Below us Ben draws away and says something to make Marie laugh. My neighbor leads me from the roof’s edge. One of the kids puts a beer in my hand, and I drink. Because there is nothing else to say, the buttoned-up kid says, “OK, from the bifocals, I’m willing to admit that is Ben Franklin.” We have a discussion about bifocals. The guy with the thumbs up to you! pin, it turns out, is my neighbor’s little brother, and the buttoned-up kid is his friend. They are in law school, and they ask me stupid questions to make me feel better: how long have I been in the city, where have I come from. I am trying to remember when we moved here. The excitement of the city, of moving in together, of my Foreman grill becoming our Foreman grill, of our apartment that seemed cozy at first, of our roof where we could sit and watch the sunset behind Manhattan. Our first picnic in Prospect Park, when the fruit had spoiled and we joked that we could eat the hipsters. The subway trains still a novelty then, a utilitarian joke we would ride, losing our balance, laughing all the way to our destination. Now I am imagining Ben Franklin in costume on the subway, holding his hat out for money, like those kids with boom boxes and triple-jointed dance moves. I am imagining Ben and Marie rendezvousing whenever I am gone. Ben is probably very good at clandestine meetings. He has experience. Or he is someone different each time: Washington, Jefferson, even Hamilton. Marie has loved them all. But is he ever himself? And does Marie love whoever that is? I don’t know how to go back down there. I cannot even look.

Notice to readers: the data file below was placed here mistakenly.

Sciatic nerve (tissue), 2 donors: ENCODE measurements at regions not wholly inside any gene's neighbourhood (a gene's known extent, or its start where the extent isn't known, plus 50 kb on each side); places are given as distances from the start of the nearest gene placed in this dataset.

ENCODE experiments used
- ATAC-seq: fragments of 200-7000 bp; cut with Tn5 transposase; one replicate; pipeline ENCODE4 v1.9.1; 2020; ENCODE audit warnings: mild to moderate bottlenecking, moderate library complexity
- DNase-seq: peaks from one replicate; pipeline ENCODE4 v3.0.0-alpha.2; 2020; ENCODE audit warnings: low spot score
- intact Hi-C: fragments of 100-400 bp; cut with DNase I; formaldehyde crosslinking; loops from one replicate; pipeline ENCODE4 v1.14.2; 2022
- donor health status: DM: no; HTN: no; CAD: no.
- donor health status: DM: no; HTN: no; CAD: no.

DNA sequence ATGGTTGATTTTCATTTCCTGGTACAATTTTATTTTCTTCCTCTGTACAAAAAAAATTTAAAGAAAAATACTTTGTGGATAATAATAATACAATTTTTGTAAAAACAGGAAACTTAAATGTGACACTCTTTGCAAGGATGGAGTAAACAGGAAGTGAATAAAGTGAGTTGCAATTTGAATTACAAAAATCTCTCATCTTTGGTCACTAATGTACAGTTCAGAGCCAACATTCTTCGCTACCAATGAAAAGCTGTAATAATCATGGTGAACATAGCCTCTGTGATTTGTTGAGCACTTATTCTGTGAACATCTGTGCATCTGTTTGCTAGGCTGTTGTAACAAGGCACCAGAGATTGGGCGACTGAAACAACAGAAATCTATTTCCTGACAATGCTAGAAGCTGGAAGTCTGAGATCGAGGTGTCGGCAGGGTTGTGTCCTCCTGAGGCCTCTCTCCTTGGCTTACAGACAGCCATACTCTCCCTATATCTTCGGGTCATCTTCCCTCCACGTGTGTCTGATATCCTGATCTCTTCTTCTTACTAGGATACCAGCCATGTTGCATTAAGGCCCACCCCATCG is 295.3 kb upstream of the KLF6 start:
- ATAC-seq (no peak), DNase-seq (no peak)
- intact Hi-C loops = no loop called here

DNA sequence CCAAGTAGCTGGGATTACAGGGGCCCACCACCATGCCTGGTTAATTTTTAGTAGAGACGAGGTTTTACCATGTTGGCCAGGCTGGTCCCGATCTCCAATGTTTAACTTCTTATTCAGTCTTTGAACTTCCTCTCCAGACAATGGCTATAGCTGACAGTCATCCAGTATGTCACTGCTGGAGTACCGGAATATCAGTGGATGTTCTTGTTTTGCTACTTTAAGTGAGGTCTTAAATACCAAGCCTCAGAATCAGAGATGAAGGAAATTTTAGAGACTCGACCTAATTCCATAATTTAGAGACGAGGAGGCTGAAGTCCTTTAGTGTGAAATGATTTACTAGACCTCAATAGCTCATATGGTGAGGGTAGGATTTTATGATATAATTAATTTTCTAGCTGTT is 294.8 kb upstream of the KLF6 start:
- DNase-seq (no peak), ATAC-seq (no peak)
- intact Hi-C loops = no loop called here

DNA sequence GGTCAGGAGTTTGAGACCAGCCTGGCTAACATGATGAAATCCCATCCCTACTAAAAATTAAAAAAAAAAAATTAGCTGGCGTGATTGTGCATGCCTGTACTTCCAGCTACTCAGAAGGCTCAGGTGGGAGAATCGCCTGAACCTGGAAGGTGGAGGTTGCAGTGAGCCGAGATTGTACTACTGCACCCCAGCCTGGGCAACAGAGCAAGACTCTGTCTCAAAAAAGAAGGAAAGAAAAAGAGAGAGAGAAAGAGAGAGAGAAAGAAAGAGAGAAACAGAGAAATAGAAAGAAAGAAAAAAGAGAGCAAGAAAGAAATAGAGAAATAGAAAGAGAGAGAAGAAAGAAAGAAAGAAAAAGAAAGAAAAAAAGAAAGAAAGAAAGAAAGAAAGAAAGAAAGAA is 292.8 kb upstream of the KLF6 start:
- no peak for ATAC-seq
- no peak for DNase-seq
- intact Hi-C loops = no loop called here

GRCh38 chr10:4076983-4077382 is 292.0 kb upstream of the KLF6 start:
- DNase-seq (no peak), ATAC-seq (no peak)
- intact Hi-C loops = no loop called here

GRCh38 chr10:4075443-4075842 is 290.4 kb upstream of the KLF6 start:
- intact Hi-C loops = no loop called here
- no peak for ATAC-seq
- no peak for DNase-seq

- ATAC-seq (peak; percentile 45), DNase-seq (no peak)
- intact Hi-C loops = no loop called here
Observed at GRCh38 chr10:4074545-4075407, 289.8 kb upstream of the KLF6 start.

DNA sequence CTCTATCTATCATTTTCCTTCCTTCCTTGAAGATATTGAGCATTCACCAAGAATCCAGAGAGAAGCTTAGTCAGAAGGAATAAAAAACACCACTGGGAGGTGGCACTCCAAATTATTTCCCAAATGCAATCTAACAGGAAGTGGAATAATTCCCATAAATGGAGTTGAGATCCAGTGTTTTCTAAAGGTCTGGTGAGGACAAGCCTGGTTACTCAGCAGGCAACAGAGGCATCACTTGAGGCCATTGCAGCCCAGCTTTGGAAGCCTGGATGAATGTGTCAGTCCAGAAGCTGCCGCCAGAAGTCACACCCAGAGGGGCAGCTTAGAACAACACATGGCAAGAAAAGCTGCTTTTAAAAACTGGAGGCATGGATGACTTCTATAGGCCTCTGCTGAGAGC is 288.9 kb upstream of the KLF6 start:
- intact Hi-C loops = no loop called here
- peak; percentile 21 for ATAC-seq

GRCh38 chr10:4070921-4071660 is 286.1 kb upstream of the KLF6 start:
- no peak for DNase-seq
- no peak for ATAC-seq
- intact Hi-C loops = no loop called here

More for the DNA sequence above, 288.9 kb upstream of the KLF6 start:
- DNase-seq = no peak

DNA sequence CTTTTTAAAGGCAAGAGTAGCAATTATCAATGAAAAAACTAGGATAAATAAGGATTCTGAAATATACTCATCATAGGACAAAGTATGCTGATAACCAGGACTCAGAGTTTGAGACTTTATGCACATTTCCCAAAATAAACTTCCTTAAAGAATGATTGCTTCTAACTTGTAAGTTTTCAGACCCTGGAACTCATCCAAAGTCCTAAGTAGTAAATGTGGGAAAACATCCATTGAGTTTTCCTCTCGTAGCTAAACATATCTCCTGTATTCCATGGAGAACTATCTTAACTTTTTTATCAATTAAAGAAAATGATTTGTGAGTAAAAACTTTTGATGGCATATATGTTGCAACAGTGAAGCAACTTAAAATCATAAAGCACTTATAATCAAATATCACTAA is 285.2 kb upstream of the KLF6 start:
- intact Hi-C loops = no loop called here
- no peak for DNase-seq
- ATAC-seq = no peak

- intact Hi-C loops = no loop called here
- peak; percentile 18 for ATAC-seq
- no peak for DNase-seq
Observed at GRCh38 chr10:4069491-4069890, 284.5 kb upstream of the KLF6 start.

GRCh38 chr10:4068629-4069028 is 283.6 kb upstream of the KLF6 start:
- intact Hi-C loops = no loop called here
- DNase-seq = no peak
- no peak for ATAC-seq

“So stay up here awhile,” my neighbor says, and I do.